Sunday, May 12, 2019

The Big Wheel Effect: Salnikov’s Chilling Department

Alexei Salnikov’s Отдел (The Department), the author’s debut novel, is one of those marvelously maddening books that’s nearly impossible to write about because the experience of reading was so total, so all-consuming, and so invasive that it moved in and occupied my psyche. The visit may be permanent. Thanks to dark humor, a macabre plot, and Salnikov’s portrayal of twisted normalcy in a place that seems irreparably fragmented, The Department is a painfully (in an almost physical sense) tense book to read. Although it’s easy enough to recount plot basics – Salnikov knows how to tell a story – it’s far harder to interpret the novel because Salnikov packs in so much, so many layers: writer Shamil Idiatullin’s blurb on the back of my book offers five possible takes on The Department (including a dystopia that reinterprets/revisits American and Soviet writings or “we were just following orders”) and I could add several more, including an old favorite, the absurdity of contemporary life.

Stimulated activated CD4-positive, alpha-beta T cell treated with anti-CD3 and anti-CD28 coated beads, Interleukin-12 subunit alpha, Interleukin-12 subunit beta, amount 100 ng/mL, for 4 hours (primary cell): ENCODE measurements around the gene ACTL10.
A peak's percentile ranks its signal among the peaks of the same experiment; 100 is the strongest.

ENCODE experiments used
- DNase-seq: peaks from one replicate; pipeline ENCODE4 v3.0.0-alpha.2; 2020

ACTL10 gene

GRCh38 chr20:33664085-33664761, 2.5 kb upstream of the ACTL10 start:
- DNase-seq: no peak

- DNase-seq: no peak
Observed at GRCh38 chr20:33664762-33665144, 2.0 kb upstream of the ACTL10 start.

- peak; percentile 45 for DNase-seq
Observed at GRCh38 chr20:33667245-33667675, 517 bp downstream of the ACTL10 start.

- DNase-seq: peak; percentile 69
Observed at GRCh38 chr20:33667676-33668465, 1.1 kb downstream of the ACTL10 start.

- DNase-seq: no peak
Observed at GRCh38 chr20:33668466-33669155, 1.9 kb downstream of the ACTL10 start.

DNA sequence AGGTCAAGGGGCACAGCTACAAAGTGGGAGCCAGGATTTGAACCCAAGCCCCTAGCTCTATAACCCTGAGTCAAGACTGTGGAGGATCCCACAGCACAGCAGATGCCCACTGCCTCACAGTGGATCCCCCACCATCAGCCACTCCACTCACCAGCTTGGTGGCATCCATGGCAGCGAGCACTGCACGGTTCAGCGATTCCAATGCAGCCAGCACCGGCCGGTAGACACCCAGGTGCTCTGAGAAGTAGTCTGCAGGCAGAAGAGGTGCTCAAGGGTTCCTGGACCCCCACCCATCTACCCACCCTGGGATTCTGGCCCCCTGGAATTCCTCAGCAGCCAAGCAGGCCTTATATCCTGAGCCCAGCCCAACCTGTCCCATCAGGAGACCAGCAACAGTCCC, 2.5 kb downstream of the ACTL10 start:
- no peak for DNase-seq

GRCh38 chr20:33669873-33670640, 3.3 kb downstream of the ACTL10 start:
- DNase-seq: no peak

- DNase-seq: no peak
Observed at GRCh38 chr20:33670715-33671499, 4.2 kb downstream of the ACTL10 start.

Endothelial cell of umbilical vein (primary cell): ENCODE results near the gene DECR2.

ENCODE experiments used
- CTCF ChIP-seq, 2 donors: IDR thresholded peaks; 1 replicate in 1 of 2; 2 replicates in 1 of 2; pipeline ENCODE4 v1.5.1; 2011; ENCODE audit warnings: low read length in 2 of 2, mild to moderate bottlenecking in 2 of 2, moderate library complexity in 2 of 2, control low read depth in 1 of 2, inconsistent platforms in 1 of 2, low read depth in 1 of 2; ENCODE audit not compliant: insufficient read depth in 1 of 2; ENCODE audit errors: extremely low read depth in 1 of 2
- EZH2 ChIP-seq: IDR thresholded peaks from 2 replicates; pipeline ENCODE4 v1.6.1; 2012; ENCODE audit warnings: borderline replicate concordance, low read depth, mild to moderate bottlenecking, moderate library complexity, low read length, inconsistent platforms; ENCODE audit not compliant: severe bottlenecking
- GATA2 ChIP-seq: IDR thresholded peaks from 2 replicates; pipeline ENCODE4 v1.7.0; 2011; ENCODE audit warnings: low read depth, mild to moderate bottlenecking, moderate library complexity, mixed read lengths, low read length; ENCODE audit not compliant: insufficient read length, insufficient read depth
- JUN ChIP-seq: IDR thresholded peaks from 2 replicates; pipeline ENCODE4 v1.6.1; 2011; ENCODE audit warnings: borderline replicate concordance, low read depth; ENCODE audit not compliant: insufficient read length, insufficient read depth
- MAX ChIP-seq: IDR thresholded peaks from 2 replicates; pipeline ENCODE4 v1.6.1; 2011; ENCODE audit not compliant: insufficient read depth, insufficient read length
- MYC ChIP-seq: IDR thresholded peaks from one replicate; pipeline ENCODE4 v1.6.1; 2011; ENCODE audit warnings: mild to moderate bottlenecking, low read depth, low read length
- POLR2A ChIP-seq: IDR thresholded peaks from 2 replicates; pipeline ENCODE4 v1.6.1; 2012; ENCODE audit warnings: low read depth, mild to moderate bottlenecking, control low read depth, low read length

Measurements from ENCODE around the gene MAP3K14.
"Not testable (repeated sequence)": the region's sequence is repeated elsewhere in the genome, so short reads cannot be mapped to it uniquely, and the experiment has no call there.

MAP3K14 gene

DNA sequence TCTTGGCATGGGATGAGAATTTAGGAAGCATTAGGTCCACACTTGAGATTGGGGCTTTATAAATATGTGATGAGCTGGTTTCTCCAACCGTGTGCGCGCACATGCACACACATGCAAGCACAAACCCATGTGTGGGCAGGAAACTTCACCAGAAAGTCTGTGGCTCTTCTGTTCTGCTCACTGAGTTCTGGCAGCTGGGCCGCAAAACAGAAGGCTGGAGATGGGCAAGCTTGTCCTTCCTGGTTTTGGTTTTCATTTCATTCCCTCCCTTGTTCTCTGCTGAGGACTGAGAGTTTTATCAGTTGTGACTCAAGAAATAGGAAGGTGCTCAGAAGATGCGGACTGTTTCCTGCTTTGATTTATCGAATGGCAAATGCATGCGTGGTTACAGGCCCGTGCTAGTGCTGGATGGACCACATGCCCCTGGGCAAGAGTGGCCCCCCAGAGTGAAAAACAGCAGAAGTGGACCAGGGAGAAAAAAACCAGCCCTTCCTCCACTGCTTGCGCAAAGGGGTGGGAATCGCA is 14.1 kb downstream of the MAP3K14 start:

The gist of the story is that a man, Igor, who lost his job long ago, finally succeeds at finding work in a certain murky office (the department in the title) located in an old heating plant. He has a few coworkers – his boss’s first two initials are SS, leading to a nickname – who are also, for various reasons, unemployable outcasts. They all know they’re a bit off. The most immediate reason, I suppose, has less to do with their backgrounds than with their jobs, which involve killing. Sometimes they do that by making house calls, sometimes they do the job in the department’s basement, which they call Hollywood. Either way, Igor has problems at home, too. Mild spoiler: his wife (who’s pretty successful at work, frustrated with Igor’s job situation, and even mentions PMS and menopause – I think Salnikov is one of the first Russian writers I’ve read who mentions пэмээс) will end up bailing on him, taking their son with her.